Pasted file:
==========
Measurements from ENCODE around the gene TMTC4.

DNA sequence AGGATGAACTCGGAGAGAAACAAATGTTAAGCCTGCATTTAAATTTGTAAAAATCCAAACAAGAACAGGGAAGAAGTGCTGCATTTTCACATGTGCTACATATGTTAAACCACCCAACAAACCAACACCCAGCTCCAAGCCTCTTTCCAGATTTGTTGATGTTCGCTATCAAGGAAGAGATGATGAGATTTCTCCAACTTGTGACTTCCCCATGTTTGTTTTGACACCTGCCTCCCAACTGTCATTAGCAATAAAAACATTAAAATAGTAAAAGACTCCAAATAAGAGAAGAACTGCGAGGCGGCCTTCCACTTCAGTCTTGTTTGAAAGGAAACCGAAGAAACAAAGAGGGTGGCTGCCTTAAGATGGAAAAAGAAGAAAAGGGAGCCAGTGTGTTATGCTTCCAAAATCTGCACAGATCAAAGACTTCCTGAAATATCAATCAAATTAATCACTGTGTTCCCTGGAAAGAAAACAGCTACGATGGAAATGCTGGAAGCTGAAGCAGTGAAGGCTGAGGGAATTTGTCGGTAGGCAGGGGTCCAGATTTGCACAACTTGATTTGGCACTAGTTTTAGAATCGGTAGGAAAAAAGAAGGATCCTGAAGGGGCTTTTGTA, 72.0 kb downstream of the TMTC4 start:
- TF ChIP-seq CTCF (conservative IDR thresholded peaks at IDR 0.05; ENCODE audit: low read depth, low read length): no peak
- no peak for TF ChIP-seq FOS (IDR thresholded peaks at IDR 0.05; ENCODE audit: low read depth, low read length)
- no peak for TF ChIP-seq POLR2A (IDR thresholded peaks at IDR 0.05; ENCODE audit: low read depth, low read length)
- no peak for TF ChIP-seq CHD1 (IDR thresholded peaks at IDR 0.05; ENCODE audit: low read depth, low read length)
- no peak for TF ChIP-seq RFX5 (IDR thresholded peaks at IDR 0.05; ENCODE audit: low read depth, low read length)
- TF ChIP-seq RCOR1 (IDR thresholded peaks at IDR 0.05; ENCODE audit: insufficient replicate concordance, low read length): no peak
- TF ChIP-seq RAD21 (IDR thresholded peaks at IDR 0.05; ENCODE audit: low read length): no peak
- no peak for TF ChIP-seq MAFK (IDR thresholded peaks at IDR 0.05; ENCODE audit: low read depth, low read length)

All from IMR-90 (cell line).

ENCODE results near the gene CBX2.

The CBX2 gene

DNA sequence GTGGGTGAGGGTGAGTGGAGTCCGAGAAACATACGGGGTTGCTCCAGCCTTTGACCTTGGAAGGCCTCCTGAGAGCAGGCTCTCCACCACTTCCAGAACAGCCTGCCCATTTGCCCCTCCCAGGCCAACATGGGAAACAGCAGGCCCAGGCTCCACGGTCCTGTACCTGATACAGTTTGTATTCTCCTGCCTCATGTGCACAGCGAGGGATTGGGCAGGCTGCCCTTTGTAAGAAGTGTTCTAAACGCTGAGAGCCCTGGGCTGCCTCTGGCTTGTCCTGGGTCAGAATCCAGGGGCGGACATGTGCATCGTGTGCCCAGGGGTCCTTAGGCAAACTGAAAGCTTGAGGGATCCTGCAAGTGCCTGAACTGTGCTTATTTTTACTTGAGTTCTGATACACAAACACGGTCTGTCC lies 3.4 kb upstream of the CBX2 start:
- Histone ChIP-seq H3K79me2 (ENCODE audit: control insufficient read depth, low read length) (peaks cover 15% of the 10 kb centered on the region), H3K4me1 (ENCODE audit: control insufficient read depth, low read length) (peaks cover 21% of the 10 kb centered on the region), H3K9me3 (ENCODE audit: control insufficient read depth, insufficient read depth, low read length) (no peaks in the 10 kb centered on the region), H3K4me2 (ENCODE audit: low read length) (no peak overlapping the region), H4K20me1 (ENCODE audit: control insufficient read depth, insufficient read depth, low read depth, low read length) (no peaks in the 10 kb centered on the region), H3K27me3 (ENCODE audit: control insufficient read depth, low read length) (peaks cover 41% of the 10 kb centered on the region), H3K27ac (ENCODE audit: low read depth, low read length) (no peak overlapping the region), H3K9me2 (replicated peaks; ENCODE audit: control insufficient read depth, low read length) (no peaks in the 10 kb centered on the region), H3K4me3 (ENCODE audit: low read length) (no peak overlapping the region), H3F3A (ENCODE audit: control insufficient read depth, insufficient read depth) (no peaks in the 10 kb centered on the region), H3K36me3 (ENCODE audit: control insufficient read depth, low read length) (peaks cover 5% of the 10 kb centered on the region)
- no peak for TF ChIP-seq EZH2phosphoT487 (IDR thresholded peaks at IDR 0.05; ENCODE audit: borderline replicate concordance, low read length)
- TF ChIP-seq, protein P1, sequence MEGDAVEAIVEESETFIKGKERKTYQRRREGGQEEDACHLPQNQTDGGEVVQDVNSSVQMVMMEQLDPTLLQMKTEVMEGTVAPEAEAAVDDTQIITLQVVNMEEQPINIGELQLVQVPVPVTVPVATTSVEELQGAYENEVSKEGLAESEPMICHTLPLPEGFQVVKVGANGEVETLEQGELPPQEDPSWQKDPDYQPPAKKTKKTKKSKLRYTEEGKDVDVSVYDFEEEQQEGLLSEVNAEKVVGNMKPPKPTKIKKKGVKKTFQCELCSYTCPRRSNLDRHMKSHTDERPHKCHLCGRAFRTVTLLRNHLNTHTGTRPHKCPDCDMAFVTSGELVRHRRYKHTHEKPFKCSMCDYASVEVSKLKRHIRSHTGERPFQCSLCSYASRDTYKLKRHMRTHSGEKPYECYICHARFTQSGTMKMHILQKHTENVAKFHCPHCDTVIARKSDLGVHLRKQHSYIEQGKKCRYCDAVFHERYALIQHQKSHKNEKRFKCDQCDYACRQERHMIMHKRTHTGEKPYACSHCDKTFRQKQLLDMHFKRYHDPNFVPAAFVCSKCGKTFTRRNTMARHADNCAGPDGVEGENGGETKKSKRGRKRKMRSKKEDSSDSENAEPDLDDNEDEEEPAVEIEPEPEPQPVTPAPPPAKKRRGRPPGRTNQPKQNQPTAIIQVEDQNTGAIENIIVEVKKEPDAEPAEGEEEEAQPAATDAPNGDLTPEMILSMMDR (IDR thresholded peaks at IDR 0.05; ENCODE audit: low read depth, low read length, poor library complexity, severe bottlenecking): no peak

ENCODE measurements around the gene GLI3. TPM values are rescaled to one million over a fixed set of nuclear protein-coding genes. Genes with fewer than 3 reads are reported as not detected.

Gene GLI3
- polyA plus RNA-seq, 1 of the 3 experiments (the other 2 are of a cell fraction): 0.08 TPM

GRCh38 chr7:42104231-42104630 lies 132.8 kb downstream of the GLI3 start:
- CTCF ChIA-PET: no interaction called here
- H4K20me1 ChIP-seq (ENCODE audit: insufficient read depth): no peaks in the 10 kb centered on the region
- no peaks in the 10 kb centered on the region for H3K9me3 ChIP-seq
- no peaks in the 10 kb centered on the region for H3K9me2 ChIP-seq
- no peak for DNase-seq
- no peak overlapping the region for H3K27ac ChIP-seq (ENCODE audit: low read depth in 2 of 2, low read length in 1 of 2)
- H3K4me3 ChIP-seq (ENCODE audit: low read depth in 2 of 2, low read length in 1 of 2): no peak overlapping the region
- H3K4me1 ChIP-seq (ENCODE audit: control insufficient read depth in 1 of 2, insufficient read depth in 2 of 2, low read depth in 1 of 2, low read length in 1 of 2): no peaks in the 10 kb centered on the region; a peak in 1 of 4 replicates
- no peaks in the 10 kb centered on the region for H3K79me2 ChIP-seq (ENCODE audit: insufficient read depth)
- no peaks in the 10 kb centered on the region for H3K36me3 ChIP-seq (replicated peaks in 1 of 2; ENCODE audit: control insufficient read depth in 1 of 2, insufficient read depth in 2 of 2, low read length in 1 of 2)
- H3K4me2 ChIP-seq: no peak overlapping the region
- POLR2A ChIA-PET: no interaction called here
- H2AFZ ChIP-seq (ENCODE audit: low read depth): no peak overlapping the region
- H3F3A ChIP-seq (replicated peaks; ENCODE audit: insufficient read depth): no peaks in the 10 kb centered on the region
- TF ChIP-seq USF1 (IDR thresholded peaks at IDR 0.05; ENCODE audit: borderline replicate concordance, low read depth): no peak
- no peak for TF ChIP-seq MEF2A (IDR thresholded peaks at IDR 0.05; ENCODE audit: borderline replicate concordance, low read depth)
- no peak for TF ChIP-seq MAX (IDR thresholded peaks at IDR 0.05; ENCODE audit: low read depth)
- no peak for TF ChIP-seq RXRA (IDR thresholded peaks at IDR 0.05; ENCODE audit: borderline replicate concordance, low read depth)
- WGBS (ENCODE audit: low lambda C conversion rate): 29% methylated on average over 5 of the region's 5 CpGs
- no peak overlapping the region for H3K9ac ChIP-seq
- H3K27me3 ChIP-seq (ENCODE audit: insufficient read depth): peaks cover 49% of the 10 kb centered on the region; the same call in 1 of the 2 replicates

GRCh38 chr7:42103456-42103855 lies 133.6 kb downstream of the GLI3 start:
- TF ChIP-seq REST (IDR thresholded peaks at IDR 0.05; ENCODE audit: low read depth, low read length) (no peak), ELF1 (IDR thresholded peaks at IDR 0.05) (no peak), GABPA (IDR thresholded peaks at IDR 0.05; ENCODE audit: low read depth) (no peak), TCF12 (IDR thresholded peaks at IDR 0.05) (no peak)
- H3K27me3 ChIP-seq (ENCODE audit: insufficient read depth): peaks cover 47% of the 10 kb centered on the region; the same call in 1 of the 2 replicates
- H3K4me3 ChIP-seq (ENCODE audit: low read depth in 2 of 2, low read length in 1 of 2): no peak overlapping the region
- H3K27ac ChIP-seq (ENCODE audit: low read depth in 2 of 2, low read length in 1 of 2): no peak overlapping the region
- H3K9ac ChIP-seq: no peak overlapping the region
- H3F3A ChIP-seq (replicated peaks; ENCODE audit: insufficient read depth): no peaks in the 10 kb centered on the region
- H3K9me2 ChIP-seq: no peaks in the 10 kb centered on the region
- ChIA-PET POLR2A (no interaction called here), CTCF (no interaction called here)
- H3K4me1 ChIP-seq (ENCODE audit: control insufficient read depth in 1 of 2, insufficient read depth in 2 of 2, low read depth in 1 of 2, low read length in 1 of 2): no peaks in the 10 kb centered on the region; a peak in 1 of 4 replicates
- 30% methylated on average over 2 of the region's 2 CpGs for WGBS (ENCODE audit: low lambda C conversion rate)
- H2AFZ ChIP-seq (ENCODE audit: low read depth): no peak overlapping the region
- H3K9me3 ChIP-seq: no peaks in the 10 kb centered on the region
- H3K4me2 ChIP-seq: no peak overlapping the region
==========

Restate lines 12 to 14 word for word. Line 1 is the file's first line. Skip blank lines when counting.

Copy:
ENCODE results near the gene CBX2.

The CBX2 gene

DNA sequence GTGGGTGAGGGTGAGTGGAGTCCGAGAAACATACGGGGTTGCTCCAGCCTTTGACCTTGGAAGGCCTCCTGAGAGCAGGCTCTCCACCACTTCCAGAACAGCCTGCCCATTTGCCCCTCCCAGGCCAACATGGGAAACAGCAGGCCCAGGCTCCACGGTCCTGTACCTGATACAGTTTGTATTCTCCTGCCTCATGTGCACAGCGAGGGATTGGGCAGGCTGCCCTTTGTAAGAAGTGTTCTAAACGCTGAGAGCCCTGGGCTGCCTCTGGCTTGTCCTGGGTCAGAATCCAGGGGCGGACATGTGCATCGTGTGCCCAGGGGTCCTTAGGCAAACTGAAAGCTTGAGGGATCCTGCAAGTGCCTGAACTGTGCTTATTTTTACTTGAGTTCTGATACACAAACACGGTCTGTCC lies 3.4 kb upstream of the CBX2 start: